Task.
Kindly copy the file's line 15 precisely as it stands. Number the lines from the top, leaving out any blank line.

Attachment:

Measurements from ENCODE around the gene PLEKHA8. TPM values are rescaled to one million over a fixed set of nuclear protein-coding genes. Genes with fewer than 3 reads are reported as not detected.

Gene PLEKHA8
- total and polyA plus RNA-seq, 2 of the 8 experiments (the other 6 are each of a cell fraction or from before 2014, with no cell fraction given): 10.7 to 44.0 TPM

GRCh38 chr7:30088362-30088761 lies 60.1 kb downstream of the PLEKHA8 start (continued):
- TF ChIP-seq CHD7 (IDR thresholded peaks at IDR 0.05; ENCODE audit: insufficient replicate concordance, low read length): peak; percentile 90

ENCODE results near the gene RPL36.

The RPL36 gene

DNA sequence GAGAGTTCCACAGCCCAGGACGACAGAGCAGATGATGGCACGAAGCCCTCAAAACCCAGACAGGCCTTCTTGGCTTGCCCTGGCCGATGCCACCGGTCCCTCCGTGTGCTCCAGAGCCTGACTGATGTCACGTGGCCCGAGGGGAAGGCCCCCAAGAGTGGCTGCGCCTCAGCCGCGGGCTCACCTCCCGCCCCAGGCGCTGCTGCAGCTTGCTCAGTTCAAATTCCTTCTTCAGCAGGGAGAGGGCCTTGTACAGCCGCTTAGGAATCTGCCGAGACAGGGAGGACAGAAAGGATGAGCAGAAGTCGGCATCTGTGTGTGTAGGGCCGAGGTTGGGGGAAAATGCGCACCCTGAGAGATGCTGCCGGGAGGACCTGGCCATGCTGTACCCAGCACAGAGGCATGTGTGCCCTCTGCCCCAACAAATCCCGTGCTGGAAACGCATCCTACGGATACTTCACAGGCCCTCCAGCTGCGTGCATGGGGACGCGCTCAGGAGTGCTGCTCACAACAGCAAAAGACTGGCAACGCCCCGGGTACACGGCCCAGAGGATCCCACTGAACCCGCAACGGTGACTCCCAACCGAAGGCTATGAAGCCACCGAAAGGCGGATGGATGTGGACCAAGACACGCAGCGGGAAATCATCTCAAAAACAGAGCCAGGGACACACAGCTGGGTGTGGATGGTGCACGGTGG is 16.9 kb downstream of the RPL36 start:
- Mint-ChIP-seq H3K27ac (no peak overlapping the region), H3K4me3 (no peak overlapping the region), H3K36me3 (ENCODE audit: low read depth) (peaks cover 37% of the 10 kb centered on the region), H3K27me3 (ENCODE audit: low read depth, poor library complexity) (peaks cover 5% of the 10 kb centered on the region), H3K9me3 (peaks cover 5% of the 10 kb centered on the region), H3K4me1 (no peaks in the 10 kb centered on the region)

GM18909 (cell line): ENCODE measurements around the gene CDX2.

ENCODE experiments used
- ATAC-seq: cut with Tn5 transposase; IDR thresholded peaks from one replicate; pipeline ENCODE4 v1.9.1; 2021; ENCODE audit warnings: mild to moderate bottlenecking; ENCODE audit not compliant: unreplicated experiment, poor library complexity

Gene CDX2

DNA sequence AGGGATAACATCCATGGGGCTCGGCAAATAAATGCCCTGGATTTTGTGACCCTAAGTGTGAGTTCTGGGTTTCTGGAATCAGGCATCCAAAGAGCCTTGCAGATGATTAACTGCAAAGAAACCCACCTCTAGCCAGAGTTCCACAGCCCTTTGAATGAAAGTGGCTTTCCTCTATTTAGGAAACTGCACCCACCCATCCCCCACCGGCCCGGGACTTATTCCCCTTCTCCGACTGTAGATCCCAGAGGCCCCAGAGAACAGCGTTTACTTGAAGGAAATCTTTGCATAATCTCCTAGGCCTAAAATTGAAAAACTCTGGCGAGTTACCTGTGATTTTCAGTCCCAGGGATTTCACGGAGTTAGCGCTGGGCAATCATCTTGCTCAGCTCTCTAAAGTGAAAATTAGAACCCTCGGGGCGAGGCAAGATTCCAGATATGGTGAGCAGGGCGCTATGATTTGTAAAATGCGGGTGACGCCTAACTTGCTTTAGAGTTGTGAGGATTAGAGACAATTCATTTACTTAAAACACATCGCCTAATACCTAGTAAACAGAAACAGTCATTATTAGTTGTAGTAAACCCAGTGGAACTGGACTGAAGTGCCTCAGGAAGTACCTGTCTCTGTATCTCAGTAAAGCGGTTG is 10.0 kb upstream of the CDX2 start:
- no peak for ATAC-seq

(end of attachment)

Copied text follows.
- no peak for ATAC-seq